David Brooks’ NYT column in today’s Raleigh News & Observer but also readable here, looks at a “natalist” movement of couples who are quite willingly raising large and growing families. While I’ve never used the term for myself, like Martin Luther accused of following Jan Hus, if the discussion continues I just might; we welcomed our seventh child in October.

Brooks got part of the story right. This is definitely a spiritual movement, in that most — well, all — of the large families I’ve met recently came to that belief as a religious value. People frequently ask if we’re Catholic; when we say no, they next assume Mormon. Actually, we’re Reformed Baptist, and like many of the large families we know, our decision to welcome more children rather than fend them off is rooted less in church directive than in personal conviction; for example, our church doesn’t teach on it, but most of the families there are in sympathy with it. Most of us would agree that the Bible specifically calls children a blessing and says that a large family is God’s particular reward to His servants. And that in itself is rooted in a philosophy of life much broader than how many kids you have; for one thing, that philosophy means I really don’t care about “sophisticated movies”, fancy dining, and the like, as if that were even a reasonable trade off — more grandchildren, or more movies ? hmm, which way do I go? For that matter, I don’t hear many of the one- and two-child families wintering on the Riviera now, though they do drive smaller cars.

I have to differ with him on the “identity” question. Brooks treats it like an anthropologist — the “natalist” label and the categorization “defined by parenthood” are the phrases of an outsider, not those he describes. I think most of us would say our true identity is in the total of our religious belief, of which childbearing and child rearing are only one facet; after all, faith informs the believer on his role in the community, his duty to country, the use of his finances, and the daily disciplines of life. It’s part of the same package that leads many of us into homeschooling (indeed, the National Center for Educational Statistics reported that nearly two-thirds of homeschooling families had three or more children — which has other interesting ramifications).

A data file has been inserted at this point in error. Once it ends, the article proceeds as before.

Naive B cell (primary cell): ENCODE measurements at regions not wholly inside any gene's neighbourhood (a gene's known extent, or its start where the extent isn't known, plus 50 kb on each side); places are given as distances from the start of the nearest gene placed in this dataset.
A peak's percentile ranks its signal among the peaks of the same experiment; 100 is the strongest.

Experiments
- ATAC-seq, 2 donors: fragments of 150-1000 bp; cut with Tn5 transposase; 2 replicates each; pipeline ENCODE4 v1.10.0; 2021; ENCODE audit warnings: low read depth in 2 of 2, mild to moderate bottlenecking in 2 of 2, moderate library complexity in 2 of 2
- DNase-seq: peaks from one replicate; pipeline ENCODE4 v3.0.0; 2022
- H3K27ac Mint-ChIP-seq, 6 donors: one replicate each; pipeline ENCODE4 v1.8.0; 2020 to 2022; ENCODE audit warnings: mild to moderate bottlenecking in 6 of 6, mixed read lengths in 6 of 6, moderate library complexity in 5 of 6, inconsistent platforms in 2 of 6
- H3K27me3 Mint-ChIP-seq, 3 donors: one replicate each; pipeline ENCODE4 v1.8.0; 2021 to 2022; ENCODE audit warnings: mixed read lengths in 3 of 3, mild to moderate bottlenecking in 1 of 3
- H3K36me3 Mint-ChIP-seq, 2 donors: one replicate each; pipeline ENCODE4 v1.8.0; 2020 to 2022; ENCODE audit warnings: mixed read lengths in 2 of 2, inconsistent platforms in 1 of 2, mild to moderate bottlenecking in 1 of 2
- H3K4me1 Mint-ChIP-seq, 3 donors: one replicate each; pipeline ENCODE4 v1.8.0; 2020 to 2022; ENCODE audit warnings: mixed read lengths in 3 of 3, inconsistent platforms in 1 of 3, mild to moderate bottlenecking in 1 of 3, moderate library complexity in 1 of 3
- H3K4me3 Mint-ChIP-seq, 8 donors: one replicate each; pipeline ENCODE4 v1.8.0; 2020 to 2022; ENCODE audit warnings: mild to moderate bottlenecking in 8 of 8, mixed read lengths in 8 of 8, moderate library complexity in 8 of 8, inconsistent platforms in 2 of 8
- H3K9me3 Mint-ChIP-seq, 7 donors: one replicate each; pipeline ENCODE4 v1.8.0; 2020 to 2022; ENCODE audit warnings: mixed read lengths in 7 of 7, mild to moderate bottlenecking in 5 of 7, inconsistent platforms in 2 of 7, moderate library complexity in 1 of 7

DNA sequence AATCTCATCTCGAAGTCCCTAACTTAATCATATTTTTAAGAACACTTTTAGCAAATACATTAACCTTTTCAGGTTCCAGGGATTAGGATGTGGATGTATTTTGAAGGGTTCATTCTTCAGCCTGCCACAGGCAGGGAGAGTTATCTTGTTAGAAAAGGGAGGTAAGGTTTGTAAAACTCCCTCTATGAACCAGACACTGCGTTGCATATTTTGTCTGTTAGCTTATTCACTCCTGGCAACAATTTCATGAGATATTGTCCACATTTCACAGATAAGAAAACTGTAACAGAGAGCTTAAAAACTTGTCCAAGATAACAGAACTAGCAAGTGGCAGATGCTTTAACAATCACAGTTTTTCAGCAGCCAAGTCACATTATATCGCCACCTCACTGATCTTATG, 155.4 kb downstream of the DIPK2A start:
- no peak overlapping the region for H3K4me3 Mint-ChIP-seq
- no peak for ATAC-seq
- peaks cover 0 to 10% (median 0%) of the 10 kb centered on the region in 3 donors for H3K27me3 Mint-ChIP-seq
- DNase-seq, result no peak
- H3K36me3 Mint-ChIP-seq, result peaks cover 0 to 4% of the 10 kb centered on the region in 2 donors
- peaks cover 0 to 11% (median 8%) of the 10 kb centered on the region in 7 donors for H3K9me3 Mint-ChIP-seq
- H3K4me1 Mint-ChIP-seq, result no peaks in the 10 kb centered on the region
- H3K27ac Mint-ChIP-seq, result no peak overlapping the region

I also grimace at the “fertility” tag Brooks and others have tried to stick on their demographics. The implication of that is agricultural, as if talking of cattle. Of course, the trend of the left-leaning pundits has been to demonize religiously-motivated voters this year, and so the step to dehumanization would not be far behind. I don’t think that was Brooks’ intent, in fact I found his tone respectful if a bit bemused, but the mindlessness of fertility statistics doesn’t do justice to the considered and intentional course these families undertake.

One final thing Brooks missed may be the most telling. This value-driven community extends well beyond the families with full-size vans. There are many couples who share our beliefs exactly, but due to circumstances (whether late marriage, infertility, or decisions repented of too late) they don’t show up in the multi-child statistics. They tell us that if they could, they’d have larger families too. If the liberal pundits are going to make the “natalists” into their next electoral bugbear, they’re in for even more than they’ve counted already.

And wait until the off-year election of 2022, when my daughter and her six older brothers will all be voting. If we’re doing the job I think we are, I can predict which way those votes will go. Take that !